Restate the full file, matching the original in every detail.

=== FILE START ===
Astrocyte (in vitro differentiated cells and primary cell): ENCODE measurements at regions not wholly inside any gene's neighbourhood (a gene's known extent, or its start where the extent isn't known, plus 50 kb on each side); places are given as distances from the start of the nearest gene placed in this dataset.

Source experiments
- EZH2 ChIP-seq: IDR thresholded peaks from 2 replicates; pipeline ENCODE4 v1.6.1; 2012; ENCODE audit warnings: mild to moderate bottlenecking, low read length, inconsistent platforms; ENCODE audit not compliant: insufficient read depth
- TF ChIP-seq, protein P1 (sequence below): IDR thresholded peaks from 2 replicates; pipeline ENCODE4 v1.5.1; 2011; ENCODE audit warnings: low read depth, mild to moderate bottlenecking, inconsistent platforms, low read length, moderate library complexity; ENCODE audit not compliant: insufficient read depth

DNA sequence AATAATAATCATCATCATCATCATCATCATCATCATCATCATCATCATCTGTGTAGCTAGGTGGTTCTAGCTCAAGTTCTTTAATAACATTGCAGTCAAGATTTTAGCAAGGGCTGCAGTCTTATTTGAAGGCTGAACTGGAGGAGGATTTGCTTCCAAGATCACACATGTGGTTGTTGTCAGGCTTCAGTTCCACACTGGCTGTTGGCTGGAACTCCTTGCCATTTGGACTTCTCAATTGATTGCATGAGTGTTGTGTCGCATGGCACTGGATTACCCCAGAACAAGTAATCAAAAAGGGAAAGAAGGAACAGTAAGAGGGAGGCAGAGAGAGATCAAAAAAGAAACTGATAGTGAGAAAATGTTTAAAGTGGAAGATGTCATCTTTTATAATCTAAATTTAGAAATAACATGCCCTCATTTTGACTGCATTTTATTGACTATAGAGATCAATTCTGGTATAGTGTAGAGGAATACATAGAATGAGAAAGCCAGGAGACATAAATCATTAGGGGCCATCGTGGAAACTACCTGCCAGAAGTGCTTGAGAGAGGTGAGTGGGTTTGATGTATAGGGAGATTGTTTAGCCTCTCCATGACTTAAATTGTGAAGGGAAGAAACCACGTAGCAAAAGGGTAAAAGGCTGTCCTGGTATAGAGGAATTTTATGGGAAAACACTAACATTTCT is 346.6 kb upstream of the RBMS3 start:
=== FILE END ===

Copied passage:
Astrocyte (in vitro differentiated cells and primary cell): ENCODE measurements at regions not wholly inside any gene's neighbourhood (a gene's known extent, or its start where the extent isn't known, plus 50 kb on each side); places are given as distances from the start of the nearest gene placed in this dataset.

Source experiments
- EZH2 ChIP-seq: IDR thresholded peaks from 2 replicates; pipeline ENCODE4 v1.6.1; 2012; ENCODE audit warnings: mild to moderate bottlenecking, low read length, inconsistent platforms; ENCODE audit not compliant: insufficient read depth
- TF ChIP-seq, protein P1 (sequence below): IDR thresholded peaks from 2 replicates; pipeline ENCODE4 v1.5.1; 2011; ENCODE audit warnings: low read depth, mild to moderate bottlenecking, inconsistent platforms, low read length, moderate library complexity; ENCODE audit not compliant: insufficient read depth

DNA sequence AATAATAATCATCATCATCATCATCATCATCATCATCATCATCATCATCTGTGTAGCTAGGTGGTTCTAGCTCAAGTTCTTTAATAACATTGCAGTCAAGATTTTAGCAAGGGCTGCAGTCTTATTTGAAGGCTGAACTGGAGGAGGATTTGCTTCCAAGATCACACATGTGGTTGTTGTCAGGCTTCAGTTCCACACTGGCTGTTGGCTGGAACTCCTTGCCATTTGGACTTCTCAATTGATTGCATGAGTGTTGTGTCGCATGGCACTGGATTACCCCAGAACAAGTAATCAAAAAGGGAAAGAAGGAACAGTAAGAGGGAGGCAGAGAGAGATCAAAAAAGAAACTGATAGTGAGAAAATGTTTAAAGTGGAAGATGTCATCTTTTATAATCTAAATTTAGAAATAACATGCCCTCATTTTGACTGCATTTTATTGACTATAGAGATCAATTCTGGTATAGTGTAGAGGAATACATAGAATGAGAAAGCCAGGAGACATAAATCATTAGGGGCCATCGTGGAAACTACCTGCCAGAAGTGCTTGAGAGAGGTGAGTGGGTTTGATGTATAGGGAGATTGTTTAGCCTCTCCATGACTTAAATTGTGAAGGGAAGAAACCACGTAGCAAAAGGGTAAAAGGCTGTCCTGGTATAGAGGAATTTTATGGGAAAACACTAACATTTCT is 346.6 kb upstream of the RBMS3 start: